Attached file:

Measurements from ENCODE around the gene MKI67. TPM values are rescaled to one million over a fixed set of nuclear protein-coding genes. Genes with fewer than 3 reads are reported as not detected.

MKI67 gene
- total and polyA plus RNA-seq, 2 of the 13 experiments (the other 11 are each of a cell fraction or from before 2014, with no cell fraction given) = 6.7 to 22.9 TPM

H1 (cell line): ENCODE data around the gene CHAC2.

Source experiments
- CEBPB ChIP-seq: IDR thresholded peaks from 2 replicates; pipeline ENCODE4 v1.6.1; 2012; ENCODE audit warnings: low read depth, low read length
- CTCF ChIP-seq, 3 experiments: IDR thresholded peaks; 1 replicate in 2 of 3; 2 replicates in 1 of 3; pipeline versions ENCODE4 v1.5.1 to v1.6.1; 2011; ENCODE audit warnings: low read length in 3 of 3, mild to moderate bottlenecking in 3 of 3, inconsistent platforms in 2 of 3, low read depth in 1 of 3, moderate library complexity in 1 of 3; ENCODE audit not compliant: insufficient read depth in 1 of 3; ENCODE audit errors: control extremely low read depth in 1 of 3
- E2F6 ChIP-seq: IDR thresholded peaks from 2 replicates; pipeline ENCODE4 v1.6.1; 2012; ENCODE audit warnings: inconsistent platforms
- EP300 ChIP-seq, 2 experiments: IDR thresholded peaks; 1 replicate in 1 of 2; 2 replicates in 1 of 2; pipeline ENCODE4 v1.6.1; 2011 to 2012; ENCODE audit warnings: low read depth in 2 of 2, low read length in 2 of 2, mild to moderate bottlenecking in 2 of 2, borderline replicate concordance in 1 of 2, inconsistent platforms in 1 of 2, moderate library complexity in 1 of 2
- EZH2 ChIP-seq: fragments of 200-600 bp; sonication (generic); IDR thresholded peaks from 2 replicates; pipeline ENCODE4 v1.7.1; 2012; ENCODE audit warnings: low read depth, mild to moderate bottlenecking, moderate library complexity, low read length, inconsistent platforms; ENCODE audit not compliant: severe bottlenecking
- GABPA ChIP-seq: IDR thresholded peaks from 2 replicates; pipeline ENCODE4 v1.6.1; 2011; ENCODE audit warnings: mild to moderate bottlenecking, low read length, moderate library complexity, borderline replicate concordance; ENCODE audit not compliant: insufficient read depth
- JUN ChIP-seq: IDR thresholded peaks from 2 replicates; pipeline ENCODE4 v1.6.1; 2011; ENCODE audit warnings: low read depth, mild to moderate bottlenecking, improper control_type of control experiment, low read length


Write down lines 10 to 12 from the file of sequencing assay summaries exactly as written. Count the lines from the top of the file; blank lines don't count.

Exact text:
- EZH2 ChIP-seq: fragments of 200-600 bp; sonication (generic); IDR thresholded peaks from 2 replicates; pipeline ENCODE4 v1.7.1; 2012; ENCODE audit warnings: low read depth, mild to moderate bottlenecking, moderate library complexity, low read length, inconsistent platforms; ENCODE audit not compliant: severe bottlenecking
- GABPA ChIP-seq: IDR thresholded peaks from 2 replicates; pipeline ENCODE4 v1.6.1; 2011; ENCODE audit warnings: mild to moderate bottlenecking, low read length, moderate library complexity, borderline replicate concordance; ENCODE audit not compliant: insufficient read depth
- JUN ChIP-seq: IDR thresholded peaks from 2 replicates; pipeline ENCODE4 v1.6.1; 2011; ENCODE audit warnings: low read depth, mild to moderate bottlenecking, improper control_type of control experiment, low read length